Authentication Headers and IIS

After spending more time than I care to admit working on a problem I actually solved in May, I decided I’d better blog this before I forget again.

Using ActivePerl, it is possible to run perl CGI scripts under Microsoft IIS. In a default installation, the extention to use is .plx (not .cgi), which is mapped to run under PerlIS.dll, the “Perl for ISAPI” implementation. Works pretty well. The issue I had was with HTTP Authentication. If you want to handle your own authentication in a CGI script, you can check the Environment variable HTTP_AUTHORIZATION. For example:

binmode(STDOUT, ":utf8");  #you know you should

my $have_authinfo = (defined($ENV{HTTP_AUTHORIZATION}) 
    and (substr($ENV{HTTP_AUTHORIZATION},0,6) eq 'Basic '));

my ($user, $pass) = ('','');
if ($have_authinfo) {
    my $decoded = decode_base64(substr($ENV{HTTP_AUTHORIZATION},6));

    if ($decoded =~ /:/) {
        ($user, $pass) = split(/:/, $decoded);
    } else {
        $have_authinfo = 0;

if (!$have_authinfo or !Authorize($user, $pass)) {
    print << "EOF";
HTTP/1.1 401 Authorization Required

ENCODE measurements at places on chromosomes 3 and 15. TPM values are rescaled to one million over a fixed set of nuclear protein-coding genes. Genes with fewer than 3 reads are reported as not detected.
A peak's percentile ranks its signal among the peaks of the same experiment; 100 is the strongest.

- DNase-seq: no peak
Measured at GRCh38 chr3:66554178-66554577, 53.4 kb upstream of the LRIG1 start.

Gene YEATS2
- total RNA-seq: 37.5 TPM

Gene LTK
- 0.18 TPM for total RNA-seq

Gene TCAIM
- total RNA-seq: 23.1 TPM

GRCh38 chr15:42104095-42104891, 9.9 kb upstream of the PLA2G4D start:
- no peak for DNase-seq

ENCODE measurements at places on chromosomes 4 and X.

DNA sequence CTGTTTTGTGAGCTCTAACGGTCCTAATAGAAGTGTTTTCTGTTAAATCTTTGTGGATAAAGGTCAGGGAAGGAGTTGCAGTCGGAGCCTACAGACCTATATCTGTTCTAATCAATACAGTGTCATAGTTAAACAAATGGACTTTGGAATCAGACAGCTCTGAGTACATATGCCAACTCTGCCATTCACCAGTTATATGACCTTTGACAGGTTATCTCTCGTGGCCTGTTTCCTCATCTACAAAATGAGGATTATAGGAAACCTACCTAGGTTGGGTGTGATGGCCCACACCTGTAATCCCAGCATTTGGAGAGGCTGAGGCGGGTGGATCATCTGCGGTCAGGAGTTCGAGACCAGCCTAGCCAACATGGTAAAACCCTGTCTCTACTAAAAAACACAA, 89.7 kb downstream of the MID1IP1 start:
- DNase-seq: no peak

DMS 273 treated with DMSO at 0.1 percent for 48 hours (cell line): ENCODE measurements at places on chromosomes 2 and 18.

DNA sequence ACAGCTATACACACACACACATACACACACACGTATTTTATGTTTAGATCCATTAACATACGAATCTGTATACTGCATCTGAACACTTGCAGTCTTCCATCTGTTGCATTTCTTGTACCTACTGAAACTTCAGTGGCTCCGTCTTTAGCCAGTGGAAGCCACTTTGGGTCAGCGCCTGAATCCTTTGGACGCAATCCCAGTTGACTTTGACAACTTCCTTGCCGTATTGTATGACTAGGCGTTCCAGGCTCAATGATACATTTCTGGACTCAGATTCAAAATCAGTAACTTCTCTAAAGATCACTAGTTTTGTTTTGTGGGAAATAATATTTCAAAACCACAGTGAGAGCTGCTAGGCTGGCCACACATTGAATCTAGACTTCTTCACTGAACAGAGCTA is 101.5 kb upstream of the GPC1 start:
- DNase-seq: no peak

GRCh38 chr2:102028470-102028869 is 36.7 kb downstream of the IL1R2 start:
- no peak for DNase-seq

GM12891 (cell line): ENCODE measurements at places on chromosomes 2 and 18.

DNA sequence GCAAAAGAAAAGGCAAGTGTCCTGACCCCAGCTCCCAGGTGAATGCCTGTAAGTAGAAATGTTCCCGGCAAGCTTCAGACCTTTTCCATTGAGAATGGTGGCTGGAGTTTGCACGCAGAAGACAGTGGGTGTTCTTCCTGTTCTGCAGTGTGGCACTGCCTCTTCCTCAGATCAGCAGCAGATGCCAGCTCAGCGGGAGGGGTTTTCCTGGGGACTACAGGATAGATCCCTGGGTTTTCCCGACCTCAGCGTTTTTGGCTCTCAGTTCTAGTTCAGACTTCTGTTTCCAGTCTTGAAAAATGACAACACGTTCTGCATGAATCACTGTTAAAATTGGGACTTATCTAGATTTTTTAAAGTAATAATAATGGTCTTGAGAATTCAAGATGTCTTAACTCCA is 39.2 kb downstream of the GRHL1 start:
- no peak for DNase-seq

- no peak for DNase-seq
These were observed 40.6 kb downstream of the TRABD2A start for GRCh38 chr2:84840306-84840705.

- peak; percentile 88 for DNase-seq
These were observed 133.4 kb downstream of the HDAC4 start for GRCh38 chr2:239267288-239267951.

WWW-Authenticate: Basic realm=""
Content-Type: text/plain; charset=utf-8

You must supply valid credentials to access this resource

    close STDOUT;
    exit 0;

#Authorized, continue with web page....

sub Authorize {
    my ($user, $pass) = @_;
    #Do something to authenticate, return true/false

Of course, I’m relying on Basic authentication, which you should only do if your script will only be available via HTTPS (as is mine). The whole thing is dependant on $ENV{HTTP_AUTHORIZATION}, which by default won’t actually get passed to your script under IIS and PerlIS.

Fortunately, fixing this is simple, if a bit non-evident. In the IIS Management Console, navigate to the folder containing your script, and select the script. Right-click and choose properties. On the File Security tab of the properties dialog, click the Edit button under “Anonymous Access”. On the next dialog, make sure that “Annonymous Access” is checked and that no other authentication method is checked. By default, Windows Integrated Authentication is selected, which makes IIS snoop around the header, and apparently lose it.

For multiple scripts, put them all in one location (go on, call it cgi-bin), and make the same changes above to the whole folder. New scripts created in this folder should inherit the settings.

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2 Responses to “Authentication Headers and IIS”

  1. didier cabalé Says:

    you are a my king!!<br/>

    After having turned around of how getting the HTTP_AUTHORIZATION variable, i finally get the answer here. Thank’s a lot!!

  2. Jason Says:

    Glad this was helpful, Didier. I knew I couldn’t be the only person who’d want to do that.